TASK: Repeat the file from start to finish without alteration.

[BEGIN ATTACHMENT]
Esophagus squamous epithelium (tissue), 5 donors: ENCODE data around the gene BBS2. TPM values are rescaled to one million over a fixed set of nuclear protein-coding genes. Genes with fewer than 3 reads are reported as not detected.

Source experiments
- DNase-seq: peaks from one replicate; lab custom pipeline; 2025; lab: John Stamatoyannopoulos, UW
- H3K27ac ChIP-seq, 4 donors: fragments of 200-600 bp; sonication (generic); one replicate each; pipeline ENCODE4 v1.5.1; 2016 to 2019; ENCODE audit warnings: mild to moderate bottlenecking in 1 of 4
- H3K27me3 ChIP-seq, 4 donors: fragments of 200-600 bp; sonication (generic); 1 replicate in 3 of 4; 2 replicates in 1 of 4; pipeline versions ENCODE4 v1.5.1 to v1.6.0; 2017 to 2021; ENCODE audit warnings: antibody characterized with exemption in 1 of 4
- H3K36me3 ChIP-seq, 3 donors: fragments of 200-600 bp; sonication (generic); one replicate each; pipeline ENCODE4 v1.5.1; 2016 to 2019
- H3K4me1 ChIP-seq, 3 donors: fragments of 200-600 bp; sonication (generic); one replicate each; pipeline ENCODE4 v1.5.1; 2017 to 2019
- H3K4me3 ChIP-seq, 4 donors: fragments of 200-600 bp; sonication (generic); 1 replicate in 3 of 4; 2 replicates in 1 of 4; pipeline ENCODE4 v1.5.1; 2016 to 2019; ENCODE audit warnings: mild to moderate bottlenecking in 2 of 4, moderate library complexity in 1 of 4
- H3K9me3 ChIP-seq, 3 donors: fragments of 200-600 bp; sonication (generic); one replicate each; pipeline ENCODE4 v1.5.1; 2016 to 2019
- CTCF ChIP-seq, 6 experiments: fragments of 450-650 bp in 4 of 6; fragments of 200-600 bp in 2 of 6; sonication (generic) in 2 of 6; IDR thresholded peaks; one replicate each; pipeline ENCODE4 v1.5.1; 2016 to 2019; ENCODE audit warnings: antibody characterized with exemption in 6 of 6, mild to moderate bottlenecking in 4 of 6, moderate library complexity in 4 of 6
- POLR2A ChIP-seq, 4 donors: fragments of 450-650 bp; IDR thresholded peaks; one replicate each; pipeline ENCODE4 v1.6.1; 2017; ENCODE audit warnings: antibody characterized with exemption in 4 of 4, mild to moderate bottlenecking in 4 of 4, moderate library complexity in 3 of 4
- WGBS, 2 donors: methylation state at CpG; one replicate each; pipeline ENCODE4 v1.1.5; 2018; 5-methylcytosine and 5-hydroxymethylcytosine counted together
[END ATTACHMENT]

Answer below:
Esophagus squamous epithelium (tissue), 5 donors: ENCODE data around the gene BBS2. TPM values are rescaled to one million over a fixed set of nuclear protein-coding genes. Genes with fewer than 3 reads are reported as not detected.

Source experiments
- DNase-seq: peaks from one replicate; lab custom pipeline; 2025; lab: John Stamatoyannopoulos, UW
- H3K27ac ChIP-seq, 4 donors: fragments of 200-600 bp; sonication (generic); one replicate each; pipeline ENCODE4 v1.5.1; 2016 to 2019; ENCODE audit warnings: mild to moderate bottlenecking in 1 of 4
- H3K27me3 ChIP-seq, 4 donors: fragments of 200-600 bp; sonication (generic); 1 replicate in 3 of 4; 2 replicates in 1 of 4; pipeline versions ENCODE4 v1.5.1 to v1.6.0; 2017 to 2021; ENCODE audit warnings: antibody characterized with exemption in 1 of 4
- H3K36me3 ChIP-seq, 3 donors: fragments of 200-600 bp; sonication (generic); one replicate each; pipeline ENCODE4 v1.5.1; 2016 to 2019
- H3K4me1 ChIP-seq, 3 donors: fragments of 200-600 bp; sonication (generic); one replicate each; pipeline ENCODE4 v1.5.1; 2017 to 2019
- H3K4me3 ChIP-seq, 4 donors: fragments of 200-600 bp; sonication (generic); 1 replicate in 3 of 4; 2 replicates in 1 of 4; pipeline ENCODE4 v1.5.1; 2016 to 2019; ENCODE audit warnings: mild to moderate bottlenecking in 2 of 4, moderate library complexity in 1 of 4
- H3K9me3 ChIP-seq, 3 donors: fragments of 200-600 bp; sonication (generic); one replicate each; pipeline ENCODE4 v1.5.1; 2016 to 2019
- CTCF ChIP-seq, 6 experiments: fragments of 450-650 bp in 4 of 6; fragments of 200-600 bp in 2 of 6; sonication (generic) in 2 of 6; IDR thresholded peaks; one replicate each; pipeline ENCODE4 v1.5.1; 2016 to 2019; ENCODE audit warnings: antibody characterized with exemption in 6 of 6, mild to moderate bottlenecking in 4 of 6, moderate library complexity in 4 of 6
- POLR2A ChIP-seq, 4 donors: fragments of 450-650 bp; IDR thresholded peaks; one replicate each; pipeline ENCODE4 v1.6.1; 2017; ENCODE audit warnings: antibody characterized with exemption in 4 of 4, mild to moderate bottlenecking in 4 of 4, moderate library complexity in 3 of 4
- WGBS, 2 donors: methylation state at CpG; one replicate each; pipeline ENCODE4 v1.1.5; 2018; 5-methylcytosine and 5-hydroxymethylcytosine counted together